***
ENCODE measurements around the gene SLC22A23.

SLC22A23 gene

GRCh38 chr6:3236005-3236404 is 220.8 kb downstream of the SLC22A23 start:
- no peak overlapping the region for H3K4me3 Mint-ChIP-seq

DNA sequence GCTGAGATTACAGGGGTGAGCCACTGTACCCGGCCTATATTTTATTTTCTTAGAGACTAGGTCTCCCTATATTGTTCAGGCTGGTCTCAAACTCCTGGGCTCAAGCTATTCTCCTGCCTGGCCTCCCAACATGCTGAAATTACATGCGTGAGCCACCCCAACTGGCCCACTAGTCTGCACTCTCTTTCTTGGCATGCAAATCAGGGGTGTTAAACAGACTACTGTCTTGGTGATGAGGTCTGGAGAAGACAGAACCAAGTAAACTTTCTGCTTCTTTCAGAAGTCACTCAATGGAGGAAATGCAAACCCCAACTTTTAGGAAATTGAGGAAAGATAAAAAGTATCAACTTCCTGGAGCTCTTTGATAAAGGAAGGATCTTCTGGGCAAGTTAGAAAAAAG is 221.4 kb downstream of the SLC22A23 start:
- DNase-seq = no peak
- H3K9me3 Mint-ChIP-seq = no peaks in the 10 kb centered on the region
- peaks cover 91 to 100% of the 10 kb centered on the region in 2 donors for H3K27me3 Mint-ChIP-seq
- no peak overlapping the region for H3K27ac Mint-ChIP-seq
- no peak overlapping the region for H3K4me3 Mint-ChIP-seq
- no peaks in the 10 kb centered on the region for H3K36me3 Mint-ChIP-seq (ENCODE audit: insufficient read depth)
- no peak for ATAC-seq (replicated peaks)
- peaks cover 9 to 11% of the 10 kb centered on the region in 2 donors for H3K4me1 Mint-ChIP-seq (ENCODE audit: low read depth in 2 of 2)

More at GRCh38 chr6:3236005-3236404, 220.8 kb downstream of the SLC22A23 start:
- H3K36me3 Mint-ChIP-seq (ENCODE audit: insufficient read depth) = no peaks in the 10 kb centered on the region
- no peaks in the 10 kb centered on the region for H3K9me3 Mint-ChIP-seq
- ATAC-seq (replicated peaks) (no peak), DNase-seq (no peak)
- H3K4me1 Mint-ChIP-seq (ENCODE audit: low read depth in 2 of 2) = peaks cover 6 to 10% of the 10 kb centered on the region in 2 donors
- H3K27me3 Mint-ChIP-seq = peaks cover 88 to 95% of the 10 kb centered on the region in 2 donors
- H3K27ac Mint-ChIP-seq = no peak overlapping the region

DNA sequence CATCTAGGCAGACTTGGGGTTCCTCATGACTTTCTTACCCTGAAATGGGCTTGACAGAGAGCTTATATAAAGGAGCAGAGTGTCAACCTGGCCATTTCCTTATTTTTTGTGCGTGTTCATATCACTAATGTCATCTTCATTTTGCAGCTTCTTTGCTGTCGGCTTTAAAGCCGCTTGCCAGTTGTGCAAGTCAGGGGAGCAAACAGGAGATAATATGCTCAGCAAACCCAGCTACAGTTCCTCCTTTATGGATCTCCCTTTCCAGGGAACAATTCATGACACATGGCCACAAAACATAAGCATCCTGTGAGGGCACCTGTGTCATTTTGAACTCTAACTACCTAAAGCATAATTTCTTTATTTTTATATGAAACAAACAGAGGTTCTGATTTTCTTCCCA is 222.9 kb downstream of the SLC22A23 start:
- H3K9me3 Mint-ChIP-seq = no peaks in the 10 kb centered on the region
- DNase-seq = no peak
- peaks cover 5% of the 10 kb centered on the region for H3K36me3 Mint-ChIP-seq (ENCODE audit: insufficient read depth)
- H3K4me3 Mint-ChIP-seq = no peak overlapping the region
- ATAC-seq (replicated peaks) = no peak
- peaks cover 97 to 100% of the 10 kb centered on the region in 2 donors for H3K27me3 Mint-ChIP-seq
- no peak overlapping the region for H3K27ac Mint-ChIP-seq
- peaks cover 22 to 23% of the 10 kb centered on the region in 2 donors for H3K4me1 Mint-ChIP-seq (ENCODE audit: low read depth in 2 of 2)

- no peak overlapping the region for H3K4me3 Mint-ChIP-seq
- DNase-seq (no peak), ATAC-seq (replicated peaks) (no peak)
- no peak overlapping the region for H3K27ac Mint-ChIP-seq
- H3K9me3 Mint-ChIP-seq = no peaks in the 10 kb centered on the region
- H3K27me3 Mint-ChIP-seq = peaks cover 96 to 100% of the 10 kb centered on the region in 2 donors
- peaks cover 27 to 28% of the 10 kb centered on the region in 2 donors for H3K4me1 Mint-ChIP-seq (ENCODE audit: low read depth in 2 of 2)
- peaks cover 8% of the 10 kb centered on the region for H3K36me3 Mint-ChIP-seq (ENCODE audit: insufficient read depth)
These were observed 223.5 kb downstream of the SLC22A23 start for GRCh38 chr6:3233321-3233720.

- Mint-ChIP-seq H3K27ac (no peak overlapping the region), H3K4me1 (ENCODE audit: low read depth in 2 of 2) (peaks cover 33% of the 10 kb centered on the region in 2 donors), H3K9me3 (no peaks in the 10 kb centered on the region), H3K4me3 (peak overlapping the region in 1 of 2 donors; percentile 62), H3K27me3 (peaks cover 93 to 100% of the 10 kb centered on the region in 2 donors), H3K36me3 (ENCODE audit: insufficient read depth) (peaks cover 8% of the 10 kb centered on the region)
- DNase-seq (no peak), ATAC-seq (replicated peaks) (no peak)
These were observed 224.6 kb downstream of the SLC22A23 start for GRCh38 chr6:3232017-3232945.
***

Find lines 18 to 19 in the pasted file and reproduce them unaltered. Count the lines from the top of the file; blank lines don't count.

- H3K4me1 Mint-ChIP-seq (ENCODE audit: low read depth in 2 of 2) = peaks cover 6 to 10% of the 10 kb centered on the region in 2 donors
- H3K27me3 Mint-ChIP-seq = peaks cover 88 to 95% of the 10 kb centered on the region in 2 donors